Simple_Model_4Illustration 3. Mission impossible. One and a half days after the course starts the student’s hand-in a concept model for the first exhibition. ©

Mission possible & the first group model
One week later, the groups produce a first model, fitting it into the big model of the greater Bordeaux area as done with the individual models (ill. 4). For this phase, a set of requirements is added to the scheme: the group concepts should be accompanied by a title indicating the focus of the design, three main issues of focused strategies, a first visualization, a short text, and diagrams. Group models are exhibited again next to the individual models. The students have gathered information about the site from the Internet and inspiration from other exemplary landscape design references chosen by the students. In addition, the students study maps, drawings and site descriptions, adding a new layer to the project through a verbal research phase according to Sasaki “Verbal research means reading and discussing” (1950). By collecting general information and by using the big model, the students are relating the impact of their idea to e.g. context, infrastructure, and network.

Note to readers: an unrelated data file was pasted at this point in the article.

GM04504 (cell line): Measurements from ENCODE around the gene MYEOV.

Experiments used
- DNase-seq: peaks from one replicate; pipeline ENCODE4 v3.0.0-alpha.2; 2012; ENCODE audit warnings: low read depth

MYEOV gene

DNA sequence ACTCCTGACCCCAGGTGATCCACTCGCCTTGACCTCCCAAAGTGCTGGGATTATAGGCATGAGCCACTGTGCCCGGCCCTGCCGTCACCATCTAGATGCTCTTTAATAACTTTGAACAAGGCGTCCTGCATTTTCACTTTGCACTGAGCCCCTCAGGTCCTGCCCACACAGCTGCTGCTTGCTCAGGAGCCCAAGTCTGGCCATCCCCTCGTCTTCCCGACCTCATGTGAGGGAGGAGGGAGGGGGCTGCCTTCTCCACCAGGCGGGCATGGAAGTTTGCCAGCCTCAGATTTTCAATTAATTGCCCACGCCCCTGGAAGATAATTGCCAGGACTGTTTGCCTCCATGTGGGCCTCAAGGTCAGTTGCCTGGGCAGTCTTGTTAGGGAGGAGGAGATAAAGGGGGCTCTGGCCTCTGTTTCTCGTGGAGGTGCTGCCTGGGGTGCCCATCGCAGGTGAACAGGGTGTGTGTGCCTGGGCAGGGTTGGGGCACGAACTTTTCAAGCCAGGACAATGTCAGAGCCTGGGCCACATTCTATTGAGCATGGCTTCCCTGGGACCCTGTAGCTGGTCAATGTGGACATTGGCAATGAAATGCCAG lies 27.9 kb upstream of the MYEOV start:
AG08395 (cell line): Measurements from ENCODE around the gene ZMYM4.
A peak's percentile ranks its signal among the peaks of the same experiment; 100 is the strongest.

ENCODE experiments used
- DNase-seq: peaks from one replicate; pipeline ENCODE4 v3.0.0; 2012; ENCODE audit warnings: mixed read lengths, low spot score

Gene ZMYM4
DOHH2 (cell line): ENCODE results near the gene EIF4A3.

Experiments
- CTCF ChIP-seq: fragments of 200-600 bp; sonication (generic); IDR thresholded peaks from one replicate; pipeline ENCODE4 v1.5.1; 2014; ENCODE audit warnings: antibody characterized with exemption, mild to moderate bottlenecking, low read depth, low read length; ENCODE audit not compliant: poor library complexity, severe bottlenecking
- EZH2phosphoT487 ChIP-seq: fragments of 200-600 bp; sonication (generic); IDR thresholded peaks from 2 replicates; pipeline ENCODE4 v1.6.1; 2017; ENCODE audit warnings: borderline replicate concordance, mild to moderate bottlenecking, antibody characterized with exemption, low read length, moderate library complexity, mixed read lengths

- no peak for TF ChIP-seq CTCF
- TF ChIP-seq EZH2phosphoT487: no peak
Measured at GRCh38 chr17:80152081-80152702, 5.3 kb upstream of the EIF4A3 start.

Simple_Model_5Illustration 4. Presentation. ©

The group represented in this paper combines a concept with a grid of parallel lines originating from existing built structures, which extends from the surroundings into the site, and to where the roads meet the edges of the docks. The space between the scattered patches of grid is proposed as a network of green structures. The questions of what these networks are and how they work are still open. The group model presented at the exhibition and the following discussions, point to a study of the potential consequences of the relationship between the green structure and what looks like a dense urban fabric. The group now turns towards a short phase of staged design where each student zooms into different areas of the model for a closer study. This phase encourages both artistic and functional modifications to the group model.

Fieldtrip as a combination of experimental research and design